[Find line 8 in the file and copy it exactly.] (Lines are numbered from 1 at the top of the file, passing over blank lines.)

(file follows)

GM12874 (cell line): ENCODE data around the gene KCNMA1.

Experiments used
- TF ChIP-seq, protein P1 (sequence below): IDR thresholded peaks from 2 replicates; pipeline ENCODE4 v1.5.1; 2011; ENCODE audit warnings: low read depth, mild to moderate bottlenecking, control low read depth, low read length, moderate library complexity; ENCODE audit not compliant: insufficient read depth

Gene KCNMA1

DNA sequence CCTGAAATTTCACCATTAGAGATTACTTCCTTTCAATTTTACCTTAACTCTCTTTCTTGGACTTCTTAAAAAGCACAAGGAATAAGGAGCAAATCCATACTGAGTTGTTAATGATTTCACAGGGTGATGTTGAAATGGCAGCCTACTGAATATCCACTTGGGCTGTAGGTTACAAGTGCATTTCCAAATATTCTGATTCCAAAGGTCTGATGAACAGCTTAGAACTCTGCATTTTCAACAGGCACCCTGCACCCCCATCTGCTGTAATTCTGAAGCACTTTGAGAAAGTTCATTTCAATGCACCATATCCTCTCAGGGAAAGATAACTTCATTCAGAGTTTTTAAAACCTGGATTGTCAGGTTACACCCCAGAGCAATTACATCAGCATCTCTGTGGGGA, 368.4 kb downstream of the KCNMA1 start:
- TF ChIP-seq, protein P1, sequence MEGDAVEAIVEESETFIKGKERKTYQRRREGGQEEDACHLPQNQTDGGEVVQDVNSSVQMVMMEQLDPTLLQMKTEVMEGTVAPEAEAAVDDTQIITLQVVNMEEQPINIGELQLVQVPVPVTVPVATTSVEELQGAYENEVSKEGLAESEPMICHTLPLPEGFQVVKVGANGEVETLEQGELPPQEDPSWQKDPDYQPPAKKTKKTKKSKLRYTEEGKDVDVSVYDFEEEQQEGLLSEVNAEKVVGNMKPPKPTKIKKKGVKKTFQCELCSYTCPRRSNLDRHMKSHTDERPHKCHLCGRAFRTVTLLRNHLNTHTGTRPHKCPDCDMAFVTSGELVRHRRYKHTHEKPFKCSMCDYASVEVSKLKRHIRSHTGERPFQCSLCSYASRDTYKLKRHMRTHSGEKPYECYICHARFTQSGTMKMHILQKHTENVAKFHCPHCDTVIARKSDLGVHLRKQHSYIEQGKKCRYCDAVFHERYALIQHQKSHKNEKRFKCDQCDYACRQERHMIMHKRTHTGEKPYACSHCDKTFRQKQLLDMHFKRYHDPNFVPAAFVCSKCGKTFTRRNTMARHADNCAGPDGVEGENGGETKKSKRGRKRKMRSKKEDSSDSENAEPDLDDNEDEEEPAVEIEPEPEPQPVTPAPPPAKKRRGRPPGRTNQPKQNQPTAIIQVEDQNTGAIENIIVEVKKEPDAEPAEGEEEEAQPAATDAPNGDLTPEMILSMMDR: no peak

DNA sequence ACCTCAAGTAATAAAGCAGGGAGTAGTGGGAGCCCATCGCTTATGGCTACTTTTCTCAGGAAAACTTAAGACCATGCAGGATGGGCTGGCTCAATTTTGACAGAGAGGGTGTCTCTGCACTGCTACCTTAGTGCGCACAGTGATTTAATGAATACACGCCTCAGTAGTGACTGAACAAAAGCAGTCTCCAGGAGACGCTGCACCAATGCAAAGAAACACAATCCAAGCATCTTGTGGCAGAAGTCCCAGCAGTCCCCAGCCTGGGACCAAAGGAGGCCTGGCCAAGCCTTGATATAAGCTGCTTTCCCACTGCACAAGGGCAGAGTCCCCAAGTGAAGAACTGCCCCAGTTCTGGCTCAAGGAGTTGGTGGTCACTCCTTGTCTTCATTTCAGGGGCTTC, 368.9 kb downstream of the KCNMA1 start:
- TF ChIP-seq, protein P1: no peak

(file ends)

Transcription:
- TF ChIP-seq, protein P1: no peak